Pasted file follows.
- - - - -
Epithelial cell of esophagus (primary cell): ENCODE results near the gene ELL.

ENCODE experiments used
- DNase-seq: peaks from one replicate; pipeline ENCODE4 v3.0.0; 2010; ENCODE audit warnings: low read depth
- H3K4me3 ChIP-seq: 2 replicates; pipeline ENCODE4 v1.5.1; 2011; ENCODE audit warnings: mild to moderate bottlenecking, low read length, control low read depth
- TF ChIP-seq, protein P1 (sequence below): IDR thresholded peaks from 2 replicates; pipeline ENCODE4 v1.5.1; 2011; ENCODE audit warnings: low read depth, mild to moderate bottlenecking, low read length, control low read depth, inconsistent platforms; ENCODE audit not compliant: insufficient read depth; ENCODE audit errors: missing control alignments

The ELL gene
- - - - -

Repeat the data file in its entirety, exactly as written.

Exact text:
Epithelial cell of esophagus (primary cell): ENCODE results near the gene ELL.

ENCODE experiments used
- DNase-seq: peaks from one replicate; pipeline ENCODE4 v3.0.0; 2010; ENCODE audit warnings: low read depth
- H3K4me3 ChIP-seq: 2 replicates; pipeline ENCODE4 v1.5.1; 2011; ENCODE audit warnings: mild to moderate bottlenecking, low read length, control low read depth
- TF ChIP-seq, protein P1 (sequence below): IDR thresholded peaks from 2 replicates; pipeline ENCODE4 v1.5.1; 2011; ENCODE audit warnings: low read depth, mild to moderate bottlenecking, low read length, control low read depth, inconsistent platforms; ENCODE audit not compliant: insufficient read depth; ENCODE audit errors: missing control alignments

The ELL gene